Advocate's Insider is a patron-only program intended to assist special education and disability resource advocates around the United States develop their advocacy skills and increase their chances of achieving appropriate outcomes for the individuals with disabilities whose rights they work to protect. The content published on Advocate's Insider is based on my own experiences and those of my colleagues regarding special education and disability resource advocacy in the public sector.

 

None of the content on Advocate's Insider should be considered as formal legal advice. If you require formal legal advice, please seek the counsel of a qualified attorney. 

 

If you are a parent, educator, or activist looking to improve your knowledge and approaches to advocating for individuals with disabilities from a technical standpoint, then Advocate's Insider is an appropriate resource for you. Professional and volunteer advocates alike can always stand to improve their skills, and we seek to add to the body of resources available in this unique, specialized field.

 

Patron proceeds generated by Advocate's Insider are used to support our public education efforts via social media. Your patronage is genuinely appreciated and is used to help individuals with disabilities and their families throughout the United States through education and technical assistance.

 

If you are listening to this podcast, please be aware that there is a text-only transcript on the PodBean post for this podcast that includes hyperlinks to online resources that can serve as additional useful information and to illustrate the points I'm making. Whenever such a resource comes up in the course of the podcast, you'll hear a sound like a bell that cues you to where in the transcript you can find each link.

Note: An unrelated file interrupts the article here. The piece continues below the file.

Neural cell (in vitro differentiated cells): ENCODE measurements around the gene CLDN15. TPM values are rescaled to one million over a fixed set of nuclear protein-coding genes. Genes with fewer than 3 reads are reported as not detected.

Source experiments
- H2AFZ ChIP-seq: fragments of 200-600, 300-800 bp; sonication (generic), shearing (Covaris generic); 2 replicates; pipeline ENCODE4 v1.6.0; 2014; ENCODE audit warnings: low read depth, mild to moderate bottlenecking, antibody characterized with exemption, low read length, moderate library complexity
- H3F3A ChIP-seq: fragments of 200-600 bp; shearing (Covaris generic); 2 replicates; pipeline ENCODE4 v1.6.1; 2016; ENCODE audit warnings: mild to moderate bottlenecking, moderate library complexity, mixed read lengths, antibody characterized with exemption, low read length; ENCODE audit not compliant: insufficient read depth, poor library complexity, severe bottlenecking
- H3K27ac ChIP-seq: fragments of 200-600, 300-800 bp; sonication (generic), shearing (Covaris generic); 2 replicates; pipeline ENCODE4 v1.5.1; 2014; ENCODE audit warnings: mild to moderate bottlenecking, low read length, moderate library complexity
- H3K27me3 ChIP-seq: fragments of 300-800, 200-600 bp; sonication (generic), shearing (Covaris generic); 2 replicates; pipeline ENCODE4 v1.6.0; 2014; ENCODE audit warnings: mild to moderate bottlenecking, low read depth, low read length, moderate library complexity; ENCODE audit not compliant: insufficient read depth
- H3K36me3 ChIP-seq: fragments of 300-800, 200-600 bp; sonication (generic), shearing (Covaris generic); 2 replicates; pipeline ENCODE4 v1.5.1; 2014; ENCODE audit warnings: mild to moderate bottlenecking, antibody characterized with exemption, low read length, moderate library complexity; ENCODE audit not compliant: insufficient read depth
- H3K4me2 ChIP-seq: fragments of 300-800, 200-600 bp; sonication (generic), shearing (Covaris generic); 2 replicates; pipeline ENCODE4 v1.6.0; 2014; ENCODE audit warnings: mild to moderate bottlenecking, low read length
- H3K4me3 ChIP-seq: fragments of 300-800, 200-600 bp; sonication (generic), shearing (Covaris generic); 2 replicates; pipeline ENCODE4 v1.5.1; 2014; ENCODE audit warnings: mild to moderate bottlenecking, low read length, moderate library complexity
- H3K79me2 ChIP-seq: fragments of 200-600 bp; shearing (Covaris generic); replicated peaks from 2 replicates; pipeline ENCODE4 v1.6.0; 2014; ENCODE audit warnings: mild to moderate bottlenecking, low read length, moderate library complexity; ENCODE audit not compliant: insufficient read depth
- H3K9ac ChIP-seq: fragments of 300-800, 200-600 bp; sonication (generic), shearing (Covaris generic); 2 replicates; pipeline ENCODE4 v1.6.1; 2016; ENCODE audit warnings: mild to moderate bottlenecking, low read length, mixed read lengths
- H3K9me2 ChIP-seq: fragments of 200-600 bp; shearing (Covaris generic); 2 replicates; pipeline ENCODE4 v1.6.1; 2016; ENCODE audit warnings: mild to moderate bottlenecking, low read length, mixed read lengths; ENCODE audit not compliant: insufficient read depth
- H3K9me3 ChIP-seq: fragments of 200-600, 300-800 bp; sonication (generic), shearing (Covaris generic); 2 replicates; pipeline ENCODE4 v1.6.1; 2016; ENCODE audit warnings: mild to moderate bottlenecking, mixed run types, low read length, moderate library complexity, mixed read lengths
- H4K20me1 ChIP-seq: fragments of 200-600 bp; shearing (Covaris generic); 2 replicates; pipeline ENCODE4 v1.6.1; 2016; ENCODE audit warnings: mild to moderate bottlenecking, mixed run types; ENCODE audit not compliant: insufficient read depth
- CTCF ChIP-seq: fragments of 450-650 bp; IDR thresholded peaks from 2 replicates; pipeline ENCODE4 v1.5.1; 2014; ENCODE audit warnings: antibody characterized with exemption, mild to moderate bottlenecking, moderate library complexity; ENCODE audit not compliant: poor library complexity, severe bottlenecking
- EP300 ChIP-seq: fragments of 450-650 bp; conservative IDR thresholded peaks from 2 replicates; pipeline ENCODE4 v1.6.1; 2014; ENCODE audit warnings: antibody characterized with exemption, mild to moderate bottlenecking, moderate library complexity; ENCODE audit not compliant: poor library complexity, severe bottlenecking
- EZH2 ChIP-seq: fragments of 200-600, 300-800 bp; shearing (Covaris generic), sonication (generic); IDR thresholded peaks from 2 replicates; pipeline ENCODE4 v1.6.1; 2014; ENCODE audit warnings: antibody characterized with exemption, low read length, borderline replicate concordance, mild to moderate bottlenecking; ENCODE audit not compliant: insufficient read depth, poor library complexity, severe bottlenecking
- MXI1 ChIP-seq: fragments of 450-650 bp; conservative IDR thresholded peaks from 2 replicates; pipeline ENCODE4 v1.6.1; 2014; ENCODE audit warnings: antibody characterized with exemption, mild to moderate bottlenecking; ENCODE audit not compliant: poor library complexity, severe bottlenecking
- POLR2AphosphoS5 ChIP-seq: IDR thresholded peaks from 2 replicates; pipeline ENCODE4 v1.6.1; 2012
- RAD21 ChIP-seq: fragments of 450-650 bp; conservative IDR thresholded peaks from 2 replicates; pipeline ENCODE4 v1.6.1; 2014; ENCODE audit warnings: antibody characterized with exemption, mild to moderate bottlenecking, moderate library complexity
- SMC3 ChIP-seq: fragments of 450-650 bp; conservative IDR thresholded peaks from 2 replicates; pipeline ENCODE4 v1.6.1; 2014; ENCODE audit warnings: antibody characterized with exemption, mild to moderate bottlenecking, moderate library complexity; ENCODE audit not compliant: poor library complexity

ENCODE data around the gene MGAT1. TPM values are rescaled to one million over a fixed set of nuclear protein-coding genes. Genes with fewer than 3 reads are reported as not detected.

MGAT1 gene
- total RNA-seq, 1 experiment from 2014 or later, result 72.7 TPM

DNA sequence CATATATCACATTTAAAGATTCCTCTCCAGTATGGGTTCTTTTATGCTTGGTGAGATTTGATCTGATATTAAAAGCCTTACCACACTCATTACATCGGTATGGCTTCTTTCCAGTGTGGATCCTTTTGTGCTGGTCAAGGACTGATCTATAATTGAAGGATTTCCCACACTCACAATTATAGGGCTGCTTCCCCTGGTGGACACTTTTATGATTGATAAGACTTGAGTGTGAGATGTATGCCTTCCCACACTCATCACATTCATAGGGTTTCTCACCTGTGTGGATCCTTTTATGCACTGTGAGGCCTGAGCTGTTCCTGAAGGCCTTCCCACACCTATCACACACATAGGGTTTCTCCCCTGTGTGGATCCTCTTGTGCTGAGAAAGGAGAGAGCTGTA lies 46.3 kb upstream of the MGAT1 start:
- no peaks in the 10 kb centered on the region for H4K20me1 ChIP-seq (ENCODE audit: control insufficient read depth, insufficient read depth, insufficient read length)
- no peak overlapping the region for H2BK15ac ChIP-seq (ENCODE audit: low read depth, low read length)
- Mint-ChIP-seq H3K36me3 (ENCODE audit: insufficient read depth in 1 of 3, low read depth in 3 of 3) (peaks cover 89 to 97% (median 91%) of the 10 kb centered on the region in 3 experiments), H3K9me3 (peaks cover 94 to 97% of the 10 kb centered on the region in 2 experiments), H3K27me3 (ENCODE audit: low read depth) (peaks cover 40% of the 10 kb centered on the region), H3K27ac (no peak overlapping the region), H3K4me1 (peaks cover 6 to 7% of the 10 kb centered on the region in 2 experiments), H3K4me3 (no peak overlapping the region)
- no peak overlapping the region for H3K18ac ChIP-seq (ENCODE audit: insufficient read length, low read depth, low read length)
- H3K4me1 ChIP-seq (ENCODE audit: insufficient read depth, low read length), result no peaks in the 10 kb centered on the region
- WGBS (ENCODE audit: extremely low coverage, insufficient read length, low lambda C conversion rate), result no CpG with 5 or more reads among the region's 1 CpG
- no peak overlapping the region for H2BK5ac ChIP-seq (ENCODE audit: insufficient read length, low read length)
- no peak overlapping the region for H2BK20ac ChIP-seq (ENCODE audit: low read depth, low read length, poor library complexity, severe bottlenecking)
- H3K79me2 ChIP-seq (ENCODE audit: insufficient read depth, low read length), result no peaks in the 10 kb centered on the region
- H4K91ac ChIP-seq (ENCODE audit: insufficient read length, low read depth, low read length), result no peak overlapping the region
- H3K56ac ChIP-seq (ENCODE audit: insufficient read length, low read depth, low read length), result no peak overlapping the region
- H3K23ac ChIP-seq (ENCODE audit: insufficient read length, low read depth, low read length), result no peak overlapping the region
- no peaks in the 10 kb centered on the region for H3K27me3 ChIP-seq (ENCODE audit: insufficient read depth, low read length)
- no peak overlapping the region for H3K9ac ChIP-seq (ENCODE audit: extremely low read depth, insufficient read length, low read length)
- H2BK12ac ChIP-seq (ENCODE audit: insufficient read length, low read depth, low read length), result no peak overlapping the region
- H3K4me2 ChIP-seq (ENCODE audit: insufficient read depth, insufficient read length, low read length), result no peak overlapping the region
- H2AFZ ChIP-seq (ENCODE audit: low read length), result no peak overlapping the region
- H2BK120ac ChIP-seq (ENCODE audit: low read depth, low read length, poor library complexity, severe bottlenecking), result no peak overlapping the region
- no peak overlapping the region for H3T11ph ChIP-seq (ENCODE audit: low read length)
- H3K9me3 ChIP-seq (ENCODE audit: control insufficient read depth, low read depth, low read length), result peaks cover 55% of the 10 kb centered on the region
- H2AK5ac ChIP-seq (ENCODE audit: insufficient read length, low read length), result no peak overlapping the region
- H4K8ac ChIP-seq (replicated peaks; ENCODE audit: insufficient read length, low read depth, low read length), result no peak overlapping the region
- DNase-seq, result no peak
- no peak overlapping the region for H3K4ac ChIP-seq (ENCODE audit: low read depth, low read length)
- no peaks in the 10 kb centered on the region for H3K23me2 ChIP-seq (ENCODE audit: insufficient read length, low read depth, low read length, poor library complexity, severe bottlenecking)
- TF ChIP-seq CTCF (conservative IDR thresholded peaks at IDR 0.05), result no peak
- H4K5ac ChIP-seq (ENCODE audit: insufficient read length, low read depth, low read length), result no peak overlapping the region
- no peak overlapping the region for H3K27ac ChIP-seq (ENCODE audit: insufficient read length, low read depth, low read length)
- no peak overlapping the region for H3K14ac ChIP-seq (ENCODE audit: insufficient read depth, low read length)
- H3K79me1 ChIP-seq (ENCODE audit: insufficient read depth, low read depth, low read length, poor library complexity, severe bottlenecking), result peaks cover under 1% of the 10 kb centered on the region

Today is March 2, 2020

 

This is Volume 1, Episode 2

The title of today's episode is, "Revisiting the 'Pyramid of Retaliation' in the 21st Century."

 

Many years ago, rumor has it that there was a professional development conference for conservative public education administrators and their attorneys run by an organization that provides guidance to these individuals by way of professional publications, conferences, and trainings. This population of individuals has generally asserted since the passage of the Education of All Handicapped Children's Act (EAHCA) in 1975, which ultimately became the Individuals with Disabilities Education Act (IDEA), that the Act in any form places too onerous of a burden on the public education system.